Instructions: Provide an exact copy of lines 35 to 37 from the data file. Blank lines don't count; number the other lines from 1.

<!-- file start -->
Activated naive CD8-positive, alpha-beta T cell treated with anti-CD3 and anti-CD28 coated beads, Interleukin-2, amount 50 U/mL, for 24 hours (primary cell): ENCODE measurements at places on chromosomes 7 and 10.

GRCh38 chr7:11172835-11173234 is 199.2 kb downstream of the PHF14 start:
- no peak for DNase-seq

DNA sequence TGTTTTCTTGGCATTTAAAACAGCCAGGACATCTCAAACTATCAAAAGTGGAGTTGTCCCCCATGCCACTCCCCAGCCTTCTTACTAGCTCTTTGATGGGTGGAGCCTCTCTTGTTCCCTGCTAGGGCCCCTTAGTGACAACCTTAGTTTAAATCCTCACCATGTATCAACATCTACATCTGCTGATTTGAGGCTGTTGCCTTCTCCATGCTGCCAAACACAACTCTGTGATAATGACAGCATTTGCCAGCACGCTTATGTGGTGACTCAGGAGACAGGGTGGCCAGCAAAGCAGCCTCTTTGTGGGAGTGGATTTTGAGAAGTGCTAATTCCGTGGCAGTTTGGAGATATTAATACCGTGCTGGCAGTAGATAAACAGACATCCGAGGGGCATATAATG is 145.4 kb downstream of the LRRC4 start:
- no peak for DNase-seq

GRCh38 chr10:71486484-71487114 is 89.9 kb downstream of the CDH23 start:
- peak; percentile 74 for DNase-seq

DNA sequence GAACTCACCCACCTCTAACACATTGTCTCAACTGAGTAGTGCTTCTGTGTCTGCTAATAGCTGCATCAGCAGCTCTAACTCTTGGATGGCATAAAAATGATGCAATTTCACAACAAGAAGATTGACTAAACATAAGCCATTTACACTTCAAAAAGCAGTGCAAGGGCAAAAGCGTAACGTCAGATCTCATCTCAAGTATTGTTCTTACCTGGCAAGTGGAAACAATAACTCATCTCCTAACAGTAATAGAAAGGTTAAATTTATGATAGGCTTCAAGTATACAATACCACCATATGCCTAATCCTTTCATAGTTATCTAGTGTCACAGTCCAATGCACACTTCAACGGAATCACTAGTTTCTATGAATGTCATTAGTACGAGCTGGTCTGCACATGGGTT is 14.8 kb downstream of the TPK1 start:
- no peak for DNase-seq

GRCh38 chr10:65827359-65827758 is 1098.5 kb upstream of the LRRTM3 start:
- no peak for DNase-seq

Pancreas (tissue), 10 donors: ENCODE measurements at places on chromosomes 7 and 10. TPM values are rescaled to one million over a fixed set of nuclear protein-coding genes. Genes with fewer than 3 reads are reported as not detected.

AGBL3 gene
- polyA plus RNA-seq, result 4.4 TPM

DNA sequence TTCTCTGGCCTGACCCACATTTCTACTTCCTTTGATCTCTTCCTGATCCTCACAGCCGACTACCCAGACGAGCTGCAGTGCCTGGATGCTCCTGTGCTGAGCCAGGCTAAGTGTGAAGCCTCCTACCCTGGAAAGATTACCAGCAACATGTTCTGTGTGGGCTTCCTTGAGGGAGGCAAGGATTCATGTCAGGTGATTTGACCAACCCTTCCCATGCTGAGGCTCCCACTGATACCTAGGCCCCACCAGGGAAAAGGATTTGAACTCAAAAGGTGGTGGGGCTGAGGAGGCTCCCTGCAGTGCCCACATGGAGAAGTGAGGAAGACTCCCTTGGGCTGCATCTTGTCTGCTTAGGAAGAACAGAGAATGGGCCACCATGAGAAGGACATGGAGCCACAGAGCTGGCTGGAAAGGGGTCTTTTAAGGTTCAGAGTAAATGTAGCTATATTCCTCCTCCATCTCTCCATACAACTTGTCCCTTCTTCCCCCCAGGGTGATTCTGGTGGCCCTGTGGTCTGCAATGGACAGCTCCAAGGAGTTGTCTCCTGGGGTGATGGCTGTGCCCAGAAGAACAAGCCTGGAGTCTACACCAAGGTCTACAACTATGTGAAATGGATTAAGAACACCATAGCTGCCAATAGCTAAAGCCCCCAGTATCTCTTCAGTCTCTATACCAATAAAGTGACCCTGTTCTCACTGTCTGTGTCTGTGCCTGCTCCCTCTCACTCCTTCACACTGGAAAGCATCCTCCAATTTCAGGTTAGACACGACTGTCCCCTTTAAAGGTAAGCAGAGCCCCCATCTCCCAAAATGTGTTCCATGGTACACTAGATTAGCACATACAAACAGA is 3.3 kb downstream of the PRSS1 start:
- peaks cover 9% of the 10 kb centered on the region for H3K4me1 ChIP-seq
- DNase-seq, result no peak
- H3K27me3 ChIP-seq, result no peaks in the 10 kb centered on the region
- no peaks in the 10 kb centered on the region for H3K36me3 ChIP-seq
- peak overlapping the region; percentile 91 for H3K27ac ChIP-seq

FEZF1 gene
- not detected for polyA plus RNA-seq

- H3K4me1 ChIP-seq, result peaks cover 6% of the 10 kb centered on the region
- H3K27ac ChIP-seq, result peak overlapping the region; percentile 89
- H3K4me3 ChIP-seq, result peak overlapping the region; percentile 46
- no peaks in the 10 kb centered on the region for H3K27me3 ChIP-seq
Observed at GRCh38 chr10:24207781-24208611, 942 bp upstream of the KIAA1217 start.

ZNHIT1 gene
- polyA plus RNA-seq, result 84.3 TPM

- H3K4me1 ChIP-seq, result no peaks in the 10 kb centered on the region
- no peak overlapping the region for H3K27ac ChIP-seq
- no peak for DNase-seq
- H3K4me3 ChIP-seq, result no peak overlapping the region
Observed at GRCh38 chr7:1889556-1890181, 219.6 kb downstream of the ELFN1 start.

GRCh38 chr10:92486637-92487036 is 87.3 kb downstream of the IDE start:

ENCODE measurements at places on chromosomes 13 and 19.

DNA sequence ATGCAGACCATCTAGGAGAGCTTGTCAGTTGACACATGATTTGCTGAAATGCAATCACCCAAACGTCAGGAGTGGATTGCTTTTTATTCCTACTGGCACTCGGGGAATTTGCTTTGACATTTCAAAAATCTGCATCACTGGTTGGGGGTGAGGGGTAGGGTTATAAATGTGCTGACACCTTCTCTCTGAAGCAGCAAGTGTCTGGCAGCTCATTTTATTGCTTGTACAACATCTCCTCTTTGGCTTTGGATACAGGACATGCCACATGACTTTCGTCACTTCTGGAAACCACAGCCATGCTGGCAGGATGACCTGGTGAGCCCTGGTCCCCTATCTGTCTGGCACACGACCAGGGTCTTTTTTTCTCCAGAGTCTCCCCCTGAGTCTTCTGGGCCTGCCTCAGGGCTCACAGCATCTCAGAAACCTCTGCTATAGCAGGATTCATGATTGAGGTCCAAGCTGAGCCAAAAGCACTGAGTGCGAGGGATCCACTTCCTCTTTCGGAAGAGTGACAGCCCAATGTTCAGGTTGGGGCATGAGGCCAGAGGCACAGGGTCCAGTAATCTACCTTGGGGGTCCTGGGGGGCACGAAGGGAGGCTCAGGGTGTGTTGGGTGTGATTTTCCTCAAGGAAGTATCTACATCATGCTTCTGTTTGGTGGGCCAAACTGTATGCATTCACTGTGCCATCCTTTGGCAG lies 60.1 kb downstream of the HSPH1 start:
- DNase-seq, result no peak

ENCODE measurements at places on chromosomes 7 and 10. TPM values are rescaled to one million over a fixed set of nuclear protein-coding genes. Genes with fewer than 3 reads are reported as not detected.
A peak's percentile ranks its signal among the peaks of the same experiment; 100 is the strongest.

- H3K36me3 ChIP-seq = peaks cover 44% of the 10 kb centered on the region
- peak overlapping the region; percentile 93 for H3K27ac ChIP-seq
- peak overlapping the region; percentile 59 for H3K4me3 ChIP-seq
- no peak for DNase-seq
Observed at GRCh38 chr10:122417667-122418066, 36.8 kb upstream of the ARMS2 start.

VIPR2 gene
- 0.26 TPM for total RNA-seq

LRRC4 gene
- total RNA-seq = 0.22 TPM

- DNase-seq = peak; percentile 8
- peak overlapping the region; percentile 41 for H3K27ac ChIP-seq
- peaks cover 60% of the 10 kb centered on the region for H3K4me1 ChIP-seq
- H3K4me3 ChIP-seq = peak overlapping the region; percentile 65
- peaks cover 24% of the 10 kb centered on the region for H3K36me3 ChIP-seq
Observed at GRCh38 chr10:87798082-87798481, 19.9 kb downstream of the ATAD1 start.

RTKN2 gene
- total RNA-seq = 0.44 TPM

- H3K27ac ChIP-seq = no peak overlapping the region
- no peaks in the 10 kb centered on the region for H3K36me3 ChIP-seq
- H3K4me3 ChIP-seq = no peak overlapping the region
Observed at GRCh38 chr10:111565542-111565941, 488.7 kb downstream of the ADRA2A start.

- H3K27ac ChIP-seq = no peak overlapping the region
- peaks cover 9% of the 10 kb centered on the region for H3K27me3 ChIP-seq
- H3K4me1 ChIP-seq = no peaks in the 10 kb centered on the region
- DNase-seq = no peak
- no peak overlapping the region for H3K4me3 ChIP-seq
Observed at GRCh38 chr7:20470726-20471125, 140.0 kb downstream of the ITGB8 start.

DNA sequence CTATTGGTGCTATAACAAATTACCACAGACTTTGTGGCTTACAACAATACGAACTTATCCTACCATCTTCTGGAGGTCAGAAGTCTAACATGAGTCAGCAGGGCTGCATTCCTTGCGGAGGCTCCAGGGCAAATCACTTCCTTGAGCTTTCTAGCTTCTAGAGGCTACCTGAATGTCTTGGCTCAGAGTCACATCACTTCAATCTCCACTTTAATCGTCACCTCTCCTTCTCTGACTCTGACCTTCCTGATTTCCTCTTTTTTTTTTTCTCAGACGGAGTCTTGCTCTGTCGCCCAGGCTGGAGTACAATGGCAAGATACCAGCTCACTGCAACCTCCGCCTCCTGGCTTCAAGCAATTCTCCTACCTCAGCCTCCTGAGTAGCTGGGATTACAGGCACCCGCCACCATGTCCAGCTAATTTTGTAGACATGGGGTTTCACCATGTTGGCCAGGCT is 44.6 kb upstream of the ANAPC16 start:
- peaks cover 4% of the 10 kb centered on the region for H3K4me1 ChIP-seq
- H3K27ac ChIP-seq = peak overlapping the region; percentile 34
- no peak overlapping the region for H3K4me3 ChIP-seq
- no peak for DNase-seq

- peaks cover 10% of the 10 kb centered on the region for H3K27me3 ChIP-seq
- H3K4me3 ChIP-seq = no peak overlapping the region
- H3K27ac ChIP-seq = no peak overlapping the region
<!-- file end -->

GRCh38 chr10:92486637-92487036 is 87.3 kb downstream of the IDE start:

ENCODE measurements at places on chromosomes 13 and 19.

DNA sequence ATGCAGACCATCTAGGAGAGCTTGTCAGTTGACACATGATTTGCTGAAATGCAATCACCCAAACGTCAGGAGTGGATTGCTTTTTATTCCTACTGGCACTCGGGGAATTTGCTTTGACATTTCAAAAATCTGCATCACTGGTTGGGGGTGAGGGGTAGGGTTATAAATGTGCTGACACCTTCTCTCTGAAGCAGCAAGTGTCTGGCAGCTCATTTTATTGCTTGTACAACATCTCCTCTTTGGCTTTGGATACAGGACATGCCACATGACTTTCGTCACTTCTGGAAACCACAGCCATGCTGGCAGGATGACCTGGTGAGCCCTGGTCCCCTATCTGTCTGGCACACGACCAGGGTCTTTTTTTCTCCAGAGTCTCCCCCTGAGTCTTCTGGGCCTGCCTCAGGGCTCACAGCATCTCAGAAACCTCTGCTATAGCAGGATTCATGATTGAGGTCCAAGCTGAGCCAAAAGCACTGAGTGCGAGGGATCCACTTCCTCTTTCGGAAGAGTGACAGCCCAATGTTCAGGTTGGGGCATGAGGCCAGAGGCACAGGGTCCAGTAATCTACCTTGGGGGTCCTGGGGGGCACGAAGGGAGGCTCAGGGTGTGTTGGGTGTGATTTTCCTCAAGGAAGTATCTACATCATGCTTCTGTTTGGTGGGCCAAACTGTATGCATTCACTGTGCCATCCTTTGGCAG lies 60.1 kb downstream of the HSPH1 start: